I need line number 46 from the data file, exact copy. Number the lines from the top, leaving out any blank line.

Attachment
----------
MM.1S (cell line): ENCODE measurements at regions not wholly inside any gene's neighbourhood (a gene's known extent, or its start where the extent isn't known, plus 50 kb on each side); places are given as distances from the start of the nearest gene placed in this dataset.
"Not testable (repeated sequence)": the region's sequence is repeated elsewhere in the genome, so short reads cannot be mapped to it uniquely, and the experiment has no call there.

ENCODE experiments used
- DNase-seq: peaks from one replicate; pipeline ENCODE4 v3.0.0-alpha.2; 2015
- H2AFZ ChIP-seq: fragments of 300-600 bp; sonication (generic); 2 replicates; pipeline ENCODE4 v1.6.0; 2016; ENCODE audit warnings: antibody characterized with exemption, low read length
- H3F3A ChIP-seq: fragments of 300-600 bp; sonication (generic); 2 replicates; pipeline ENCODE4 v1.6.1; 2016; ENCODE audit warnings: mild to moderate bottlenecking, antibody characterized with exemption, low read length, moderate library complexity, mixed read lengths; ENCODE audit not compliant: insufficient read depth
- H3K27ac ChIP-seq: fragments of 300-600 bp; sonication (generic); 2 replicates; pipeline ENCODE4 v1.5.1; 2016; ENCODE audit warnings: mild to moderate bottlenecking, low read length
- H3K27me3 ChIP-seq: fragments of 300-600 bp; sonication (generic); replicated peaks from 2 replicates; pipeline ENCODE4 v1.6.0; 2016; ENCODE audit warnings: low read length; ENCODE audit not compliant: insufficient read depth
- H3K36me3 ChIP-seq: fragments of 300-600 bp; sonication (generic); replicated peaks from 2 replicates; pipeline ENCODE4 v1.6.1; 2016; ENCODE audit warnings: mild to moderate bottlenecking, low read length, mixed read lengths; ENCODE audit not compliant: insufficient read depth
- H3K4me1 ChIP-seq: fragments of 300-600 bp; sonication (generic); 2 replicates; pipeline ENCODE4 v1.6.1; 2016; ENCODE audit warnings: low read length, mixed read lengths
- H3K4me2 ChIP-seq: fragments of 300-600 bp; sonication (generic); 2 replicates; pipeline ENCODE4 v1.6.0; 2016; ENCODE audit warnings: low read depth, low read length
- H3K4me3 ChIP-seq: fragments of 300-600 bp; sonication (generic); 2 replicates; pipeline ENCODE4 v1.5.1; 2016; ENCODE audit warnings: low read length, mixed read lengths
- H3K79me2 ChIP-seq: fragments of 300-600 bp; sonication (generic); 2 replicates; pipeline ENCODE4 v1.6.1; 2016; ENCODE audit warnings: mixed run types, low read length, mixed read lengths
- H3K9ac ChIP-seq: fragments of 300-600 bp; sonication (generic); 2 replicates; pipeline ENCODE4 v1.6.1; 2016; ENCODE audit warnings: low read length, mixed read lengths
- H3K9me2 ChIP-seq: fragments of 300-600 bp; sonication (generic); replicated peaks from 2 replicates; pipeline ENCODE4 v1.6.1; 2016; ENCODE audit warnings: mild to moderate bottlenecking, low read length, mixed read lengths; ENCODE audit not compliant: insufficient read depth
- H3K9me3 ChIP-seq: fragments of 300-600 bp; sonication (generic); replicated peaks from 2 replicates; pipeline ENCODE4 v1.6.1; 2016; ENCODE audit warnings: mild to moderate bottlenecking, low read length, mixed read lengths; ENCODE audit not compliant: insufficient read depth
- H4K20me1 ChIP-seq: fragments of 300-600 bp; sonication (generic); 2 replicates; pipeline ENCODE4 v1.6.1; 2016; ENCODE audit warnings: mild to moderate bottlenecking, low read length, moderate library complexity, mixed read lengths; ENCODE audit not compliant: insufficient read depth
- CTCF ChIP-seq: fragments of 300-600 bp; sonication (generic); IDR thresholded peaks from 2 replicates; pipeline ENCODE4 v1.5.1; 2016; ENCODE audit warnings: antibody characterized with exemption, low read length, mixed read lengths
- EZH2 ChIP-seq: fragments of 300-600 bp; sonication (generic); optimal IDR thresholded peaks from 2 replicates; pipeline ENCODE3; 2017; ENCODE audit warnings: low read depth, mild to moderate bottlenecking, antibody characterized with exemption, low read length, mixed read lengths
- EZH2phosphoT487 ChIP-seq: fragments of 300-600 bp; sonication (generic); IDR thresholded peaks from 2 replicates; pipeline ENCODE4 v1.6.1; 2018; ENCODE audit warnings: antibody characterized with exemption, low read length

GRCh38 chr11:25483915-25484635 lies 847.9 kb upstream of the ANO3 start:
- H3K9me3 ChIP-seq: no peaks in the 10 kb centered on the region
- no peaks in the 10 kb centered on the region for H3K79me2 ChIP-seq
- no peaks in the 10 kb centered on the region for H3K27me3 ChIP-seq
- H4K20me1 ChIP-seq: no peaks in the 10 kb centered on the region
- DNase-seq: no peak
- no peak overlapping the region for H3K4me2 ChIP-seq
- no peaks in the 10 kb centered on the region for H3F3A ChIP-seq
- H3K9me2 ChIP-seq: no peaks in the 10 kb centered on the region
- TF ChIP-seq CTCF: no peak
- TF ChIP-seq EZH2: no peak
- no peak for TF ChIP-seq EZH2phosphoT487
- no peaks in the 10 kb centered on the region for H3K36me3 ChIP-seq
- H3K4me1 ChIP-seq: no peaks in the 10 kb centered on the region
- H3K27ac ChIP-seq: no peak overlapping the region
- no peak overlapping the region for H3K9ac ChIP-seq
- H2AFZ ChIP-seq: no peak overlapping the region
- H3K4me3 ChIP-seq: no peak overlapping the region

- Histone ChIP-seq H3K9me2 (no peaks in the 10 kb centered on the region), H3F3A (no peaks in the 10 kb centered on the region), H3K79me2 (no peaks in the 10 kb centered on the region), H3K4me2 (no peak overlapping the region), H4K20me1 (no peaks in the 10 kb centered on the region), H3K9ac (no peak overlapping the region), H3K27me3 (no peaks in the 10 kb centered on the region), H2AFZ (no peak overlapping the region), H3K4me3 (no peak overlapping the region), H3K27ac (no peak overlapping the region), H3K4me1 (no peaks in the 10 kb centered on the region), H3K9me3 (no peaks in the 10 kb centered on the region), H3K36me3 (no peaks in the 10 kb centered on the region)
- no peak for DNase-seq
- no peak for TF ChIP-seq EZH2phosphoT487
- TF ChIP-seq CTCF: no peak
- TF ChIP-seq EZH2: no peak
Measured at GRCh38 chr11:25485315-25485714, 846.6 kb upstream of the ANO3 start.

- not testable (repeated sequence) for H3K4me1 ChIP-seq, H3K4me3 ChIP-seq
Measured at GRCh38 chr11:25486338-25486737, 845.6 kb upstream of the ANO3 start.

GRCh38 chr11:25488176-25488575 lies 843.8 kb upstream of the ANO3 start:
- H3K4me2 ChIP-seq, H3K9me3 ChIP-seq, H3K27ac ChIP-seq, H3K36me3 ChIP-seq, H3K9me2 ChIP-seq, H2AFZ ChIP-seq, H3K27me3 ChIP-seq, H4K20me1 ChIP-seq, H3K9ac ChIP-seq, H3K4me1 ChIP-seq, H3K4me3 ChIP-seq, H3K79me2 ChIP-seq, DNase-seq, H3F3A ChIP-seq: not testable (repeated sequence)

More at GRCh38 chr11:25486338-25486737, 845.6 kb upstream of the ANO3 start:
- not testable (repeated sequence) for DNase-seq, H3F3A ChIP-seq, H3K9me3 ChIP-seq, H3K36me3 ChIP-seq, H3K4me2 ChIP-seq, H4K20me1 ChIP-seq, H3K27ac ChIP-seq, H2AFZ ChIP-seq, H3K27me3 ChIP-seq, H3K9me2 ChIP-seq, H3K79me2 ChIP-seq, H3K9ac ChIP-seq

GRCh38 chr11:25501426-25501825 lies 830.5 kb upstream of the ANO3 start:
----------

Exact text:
Measured at GRCh38 chr11:25486338-25486737, 845.6 kb upstream of the ANO3 start.